UN-Habitats Youth and Livelihood Unit

UN-Habitat embraces the concept of youth-led development which places youth at the center of their development. The Youth and Livelihood Unit at UN-Habitat is one of the longest standing youth programmes within the United Nations system as per the following Governing Council resolution on youth.

The Unit was established in 2003 as the Partners and Youth Unit.

One of the longest-standing youth programmes within the UN system.

We work closely with local, provincial and national governments as well as private sector.

Objective

To improve urban strategies, policies and practices through evidence-based practices that promote inclusive economic development and sustainable livelihoods for urban youth, women, displaced populations, people with disabilities and other vulnerable populations.

Mission

To improve the livelihoods of youth, by creating urban policies and programmes supportive of improved employment and sustainable livelihoods with a focus on urban youth and women, displaced populations, people with disabilities, youth living in conflict post-conflict cities and other vulnerable populations.

Describing the strategic areas of focus:

Youth and Public Space: Advocating for and implement inclusive planning and public space for youth.

Livelihoods: Integrating youth into the economic and social fabric of cities globally.

Governance: Developing methods and promoting policies which assure youth’s engagement in governance, especially at the local level, and the development of rules, regulations and laws which support youth.

Housing: Advocate for an inclusive and integrated approach housing and slum upgrading in order to reduce social inequalities and strengthen drive towards sustainable urban development for youth.   

Urban Basic Services: provide policy and technical support to local governments on water, sanitation, waste management, mobility, and energy from a youth perspective.

Strategic role:

Leveraging Partnership in order to enhance awareness on an integrated approach to urban youth development and mainstream a focus on the youth in the normative and operational activities within the UN system we need to continue to enhance our strategic partnerships with key stakeholders including youth, youth serving agencies, local and national Governments, donors and other UN agencies.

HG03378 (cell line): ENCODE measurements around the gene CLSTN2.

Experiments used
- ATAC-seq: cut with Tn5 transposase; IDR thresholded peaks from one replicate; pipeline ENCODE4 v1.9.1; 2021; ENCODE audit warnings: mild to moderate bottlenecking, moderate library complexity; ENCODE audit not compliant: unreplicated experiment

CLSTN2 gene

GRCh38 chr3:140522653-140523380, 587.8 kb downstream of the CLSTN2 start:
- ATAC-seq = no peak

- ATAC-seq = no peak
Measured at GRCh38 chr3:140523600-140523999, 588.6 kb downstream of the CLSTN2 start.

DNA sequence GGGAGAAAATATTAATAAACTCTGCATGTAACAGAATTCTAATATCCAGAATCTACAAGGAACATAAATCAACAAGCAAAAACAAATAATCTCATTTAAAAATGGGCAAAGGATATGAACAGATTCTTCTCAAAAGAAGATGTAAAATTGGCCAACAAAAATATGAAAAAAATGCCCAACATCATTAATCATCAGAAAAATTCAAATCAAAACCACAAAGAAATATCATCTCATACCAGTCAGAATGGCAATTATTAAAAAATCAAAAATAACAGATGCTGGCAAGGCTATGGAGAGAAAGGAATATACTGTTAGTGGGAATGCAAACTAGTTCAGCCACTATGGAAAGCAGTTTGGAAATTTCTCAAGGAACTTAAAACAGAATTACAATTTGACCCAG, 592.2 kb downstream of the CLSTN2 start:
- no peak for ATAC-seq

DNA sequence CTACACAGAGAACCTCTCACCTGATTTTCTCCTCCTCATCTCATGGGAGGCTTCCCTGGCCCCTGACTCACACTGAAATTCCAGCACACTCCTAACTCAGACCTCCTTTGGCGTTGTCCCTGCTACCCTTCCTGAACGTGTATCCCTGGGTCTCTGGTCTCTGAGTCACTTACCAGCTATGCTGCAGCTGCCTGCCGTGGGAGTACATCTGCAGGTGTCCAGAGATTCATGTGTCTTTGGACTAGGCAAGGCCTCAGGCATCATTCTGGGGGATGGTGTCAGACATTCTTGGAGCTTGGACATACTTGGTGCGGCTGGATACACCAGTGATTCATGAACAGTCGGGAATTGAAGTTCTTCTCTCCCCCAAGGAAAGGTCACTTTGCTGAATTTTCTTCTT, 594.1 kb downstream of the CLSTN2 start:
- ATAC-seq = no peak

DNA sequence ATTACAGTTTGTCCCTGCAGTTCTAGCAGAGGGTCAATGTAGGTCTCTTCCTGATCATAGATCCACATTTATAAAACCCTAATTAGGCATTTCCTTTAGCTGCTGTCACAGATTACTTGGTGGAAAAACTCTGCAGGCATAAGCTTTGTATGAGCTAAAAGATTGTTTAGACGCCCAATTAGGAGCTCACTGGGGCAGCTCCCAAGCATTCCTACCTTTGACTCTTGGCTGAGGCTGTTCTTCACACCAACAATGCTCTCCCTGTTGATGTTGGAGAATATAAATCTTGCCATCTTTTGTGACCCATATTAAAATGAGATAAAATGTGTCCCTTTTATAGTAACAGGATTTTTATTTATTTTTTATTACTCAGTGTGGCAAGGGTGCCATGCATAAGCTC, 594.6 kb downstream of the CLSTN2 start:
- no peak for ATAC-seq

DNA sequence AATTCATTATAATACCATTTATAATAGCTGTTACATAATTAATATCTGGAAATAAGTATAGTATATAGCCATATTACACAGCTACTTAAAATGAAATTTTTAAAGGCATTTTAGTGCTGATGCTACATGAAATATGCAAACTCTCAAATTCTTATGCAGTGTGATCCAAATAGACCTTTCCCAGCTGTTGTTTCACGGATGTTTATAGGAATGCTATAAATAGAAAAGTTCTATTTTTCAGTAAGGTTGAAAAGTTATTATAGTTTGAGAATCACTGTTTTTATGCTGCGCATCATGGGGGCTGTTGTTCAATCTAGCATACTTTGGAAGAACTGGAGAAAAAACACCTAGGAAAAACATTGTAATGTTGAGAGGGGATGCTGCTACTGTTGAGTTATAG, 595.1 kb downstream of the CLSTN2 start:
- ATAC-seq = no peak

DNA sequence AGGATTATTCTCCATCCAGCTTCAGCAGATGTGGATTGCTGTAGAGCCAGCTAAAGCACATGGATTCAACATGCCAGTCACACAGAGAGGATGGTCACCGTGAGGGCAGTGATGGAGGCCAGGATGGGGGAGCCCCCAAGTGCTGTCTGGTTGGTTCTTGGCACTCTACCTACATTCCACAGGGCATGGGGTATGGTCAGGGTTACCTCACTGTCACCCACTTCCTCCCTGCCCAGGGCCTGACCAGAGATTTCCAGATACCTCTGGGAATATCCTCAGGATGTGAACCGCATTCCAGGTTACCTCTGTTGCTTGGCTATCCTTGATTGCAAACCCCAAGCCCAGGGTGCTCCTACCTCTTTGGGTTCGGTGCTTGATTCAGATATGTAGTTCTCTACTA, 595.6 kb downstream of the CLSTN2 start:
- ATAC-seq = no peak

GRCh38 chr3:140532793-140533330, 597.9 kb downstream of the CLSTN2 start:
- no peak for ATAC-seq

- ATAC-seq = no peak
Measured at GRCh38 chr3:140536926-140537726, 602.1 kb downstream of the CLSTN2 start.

Youth mainstreaming and Capacity Development in order to provide a platform for youth to contribute with inputs to all the major policy processes in the UN by participating and organizing international events and major conferences on youth-related issues. This area also includes evidence-based policies, investments, training and workshops for youth-led initiatives and programmes.

Continue to develop normative and standard setting instruments such as publications on best practices for youth development, issues papers on youth development, international agreements, declarations and evidence-based policies designed to address youth social needs and issues.

Knowledge transfer and management in order to mainstream an integrated and evidence-based approach to urban youth development through a number of publications, substantive contributions to the agency official documents, and issue papers on specific thematic areas.

The Youth and Livelihood Unit, also identifies youth peace and security, and youth migration, as the other main areas of work.

Methodology

Positive Youth-led Development (PYD) is a strength-based and resilience-oriented philosophy that recognizes the impact of multiple environments (e.g. neighbourhood, school, community, etc.) on youth development and highlights that each young person can develop and transition through key developmental stages into adulthood positively when engaged with the right opportunities, support, and relationships.
- PYD is focused on pro-social skill development, relationship building, and community engagement.
- Youth engagement in services and programming is key to Positive Youth Development.

UN-Habitat Youth framework is rooted in Positive Youth-led Development (PYD), a strength-based and resilience-oriented philosophy[5] that recognizes the impact of multiple environments (e.g. neighbourhood, school, community, etc.) on youth development. PYD also recognizes that each young person can develop and transition into adulthood positively, and through key developmental stages, when engaged with the right opportunities, supports, and relationships.[6]

PYD is focused on pro-social skill development and relationship building, and community engagement.[7] Youth engagement in services and programming is key to Positive Youth Development.[8]